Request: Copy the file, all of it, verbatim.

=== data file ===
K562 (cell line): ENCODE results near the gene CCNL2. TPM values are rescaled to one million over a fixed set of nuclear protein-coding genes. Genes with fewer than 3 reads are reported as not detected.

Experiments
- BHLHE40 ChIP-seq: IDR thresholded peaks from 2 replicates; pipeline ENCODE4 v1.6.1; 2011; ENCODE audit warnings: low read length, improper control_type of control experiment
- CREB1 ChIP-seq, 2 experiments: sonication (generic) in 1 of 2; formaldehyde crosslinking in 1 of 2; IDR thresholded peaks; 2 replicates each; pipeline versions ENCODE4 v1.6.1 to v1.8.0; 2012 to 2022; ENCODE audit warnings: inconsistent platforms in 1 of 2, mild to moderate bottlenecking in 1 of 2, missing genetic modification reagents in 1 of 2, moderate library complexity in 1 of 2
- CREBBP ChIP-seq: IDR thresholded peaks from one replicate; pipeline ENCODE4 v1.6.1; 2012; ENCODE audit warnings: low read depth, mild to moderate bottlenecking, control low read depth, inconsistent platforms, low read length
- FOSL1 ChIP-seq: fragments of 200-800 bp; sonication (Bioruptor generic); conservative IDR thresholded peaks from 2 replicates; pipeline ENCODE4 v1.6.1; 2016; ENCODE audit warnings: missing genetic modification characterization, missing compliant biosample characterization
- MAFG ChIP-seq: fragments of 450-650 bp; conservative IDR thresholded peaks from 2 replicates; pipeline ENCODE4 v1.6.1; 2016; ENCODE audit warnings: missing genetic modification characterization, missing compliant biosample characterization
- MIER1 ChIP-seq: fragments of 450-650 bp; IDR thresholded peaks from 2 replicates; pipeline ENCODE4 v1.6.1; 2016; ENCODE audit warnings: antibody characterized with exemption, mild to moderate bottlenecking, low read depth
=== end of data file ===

K562 (cell line): ENCODE results near the gene CCNL2. TPM values are rescaled to one million over a fixed set of nuclear protein-coding genes. Genes with fewer than 3 reads are reported as not detected.

Experiments
- BHLHE40 ChIP-seq: IDR thresholded peaks from 2 replicates; pipeline ENCODE4 v1.6.1; 2011; ENCODE audit warnings: low read length, improper control_type of control experiment
- CREB1 ChIP-seq, 2 experiments: sonication (generic) in 1 of 2; formaldehyde crosslinking in 1 of 2; IDR thresholded peaks; 2 replicates each; pipeline versions ENCODE4 v1.6.1 to v1.8.0; 2012 to 2022; ENCODE audit warnings: inconsistent platforms in 1 of 2, mild to moderate bottlenecking in 1 of 2, missing genetic modification reagents in 1 of 2, moderate library complexity in 1 of 2
- CREBBP ChIP-seq: IDR thresholded peaks from one replicate; pipeline ENCODE4 v1.6.1; 2012; ENCODE audit warnings: low read depth, mild to moderate bottlenecking, control low read depth, inconsistent platforms, low read length
- FOSL1 ChIP-seq: fragments of 200-800 bp; sonication (Bioruptor generic); conservative IDR thresholded peaks from 2 replicates; pipeline ENCODE4 v1.6.1; 2016; ENCODE audit warnings: missing genetic modification characterization, missing compliant biosample characterization
- MAFG ChIP-seq: fragments of 450-650 bp; conservative IDR thresholded peaks from 2 replicates; pipeline ENCODE4 v1.6.1; 2016; ENCODE audit warnings: missing genetic modification characterization, missing compliant biosample characterization
- MIER1 ChIP-seq: fragments of 450-650 bp; IDR thresholded peaks from 2 replicates; pipeline ENCODE4 v1.6.1; 2016; ENCODE audit warnings: antibody characterized with exemption, mild to moderate bottlenecking, low read depth